The two supports of Wallace's study, the disputes he used and the index he employed, both suffered massive criticism. The problem with the sample was that the strength of the findings seemed dependent on the division of the obviously multilateral World Wars into dispute dyads, hence overweighting the arms races that preceded those wars. If a small number of arms races make up the bulk of the supportive findings, it is evident that the certainty with which one is able to make general conclusions about the relationship between arms races and war is undermined.

The index that Wallace used to determine the existence of an arms race was also challenged. On theoretical grounds, it has been attacked as placing too great an emphasis on the last two years of military spending before a crisis, therefore capturing war preparations rather than an independent arming process. A further problem is that the index is multiplicative - the final index score for the dyad is arrived at through multiplying individual country scores together (Altfeld, 1983). It is conceivable that heavy unilateral buildups could be mistaken for arms races. Certainly in the former case, but possibly in the latter as well, conclusions drawn about the relationship between arms racing and dispute escalation might be overstated. A truly complete study would demand that the index be replicated, but that has yet to be done...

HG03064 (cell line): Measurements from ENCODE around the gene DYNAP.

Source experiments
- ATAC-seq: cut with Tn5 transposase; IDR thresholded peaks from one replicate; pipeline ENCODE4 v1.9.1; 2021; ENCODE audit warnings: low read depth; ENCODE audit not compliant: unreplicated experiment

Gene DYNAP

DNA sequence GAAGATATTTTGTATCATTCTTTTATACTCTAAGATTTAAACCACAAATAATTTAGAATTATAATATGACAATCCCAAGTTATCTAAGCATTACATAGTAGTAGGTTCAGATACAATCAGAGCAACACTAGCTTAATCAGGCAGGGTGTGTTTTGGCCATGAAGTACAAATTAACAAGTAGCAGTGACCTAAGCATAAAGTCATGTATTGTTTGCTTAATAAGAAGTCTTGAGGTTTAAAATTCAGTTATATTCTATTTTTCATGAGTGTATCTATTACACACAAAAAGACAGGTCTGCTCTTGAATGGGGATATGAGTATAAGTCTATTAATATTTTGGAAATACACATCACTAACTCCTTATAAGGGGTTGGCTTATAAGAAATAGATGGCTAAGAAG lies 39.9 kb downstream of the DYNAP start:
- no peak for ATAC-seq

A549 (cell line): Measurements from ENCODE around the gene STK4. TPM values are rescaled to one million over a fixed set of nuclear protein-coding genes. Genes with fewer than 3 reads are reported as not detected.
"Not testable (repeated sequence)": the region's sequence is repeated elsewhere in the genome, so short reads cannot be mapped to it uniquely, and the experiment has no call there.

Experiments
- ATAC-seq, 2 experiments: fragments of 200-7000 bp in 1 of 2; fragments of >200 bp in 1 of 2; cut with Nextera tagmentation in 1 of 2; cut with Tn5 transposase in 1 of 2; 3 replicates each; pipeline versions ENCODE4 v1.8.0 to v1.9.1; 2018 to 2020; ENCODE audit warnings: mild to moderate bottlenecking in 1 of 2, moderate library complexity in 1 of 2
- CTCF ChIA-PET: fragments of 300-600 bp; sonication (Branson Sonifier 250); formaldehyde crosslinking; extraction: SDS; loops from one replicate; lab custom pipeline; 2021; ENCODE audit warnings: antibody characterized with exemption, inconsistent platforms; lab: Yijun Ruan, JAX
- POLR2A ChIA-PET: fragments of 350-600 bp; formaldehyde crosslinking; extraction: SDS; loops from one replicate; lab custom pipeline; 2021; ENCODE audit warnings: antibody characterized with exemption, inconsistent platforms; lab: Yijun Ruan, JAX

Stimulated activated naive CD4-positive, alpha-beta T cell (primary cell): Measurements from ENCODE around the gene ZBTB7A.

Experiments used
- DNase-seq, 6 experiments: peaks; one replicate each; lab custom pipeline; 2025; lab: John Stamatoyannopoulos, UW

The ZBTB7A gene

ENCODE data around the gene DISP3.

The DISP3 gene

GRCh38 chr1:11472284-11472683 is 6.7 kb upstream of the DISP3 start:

Diehl's work (1983a, b, 1985) on the subject of the relation of arms race and dispute escalation is an independent alternative to that of Wallace (1979, 1980, 1982, 1983, 1990). Although he criticizes Wallace at length, he does remain focused on the real issue by offering an alternative means of testing the identical proposition. Unlike Michael Wallace, he found little connection between arms races and dispute escalation. Fewer than 30% of the disputes that he finds occurring during an arms race escalate to war. The corresponding correlation coefficients are very different: Yule's Q drops from 0.98 to 0.42, and phi is an unimpressive 0.13 (Diehl, 1985, p. 338).

Diehl objects to Wallace's findings on both grounds: that his dispute sample was overweighting the World Wars, and that reliability and validity of his index were questionable. Therefore, he offers both a new index and a new set of disputes. In doing this, the criticisms of Wallace's work fail to be compelling because it is impossible to determine the extent of the effects of each weakness. We can certainly guess that both the dispute set and the index are flawed, but without being able to compare them to anything it is impossible to tell whether or not the assertion is true, or, more importantly, what particular influence these factors have had on the conclusions Wallace has drawn. Without such a comparison, it is impossible not to consider the possibility that Wallace has just found a superior means of dividing dangerous from non-dangerous arms buildups.

From: Sample, Susan G. 1997. "Arms Races and Dispute Escalation: Resolving the Debate." Journal of Peace Research 34: 7-22.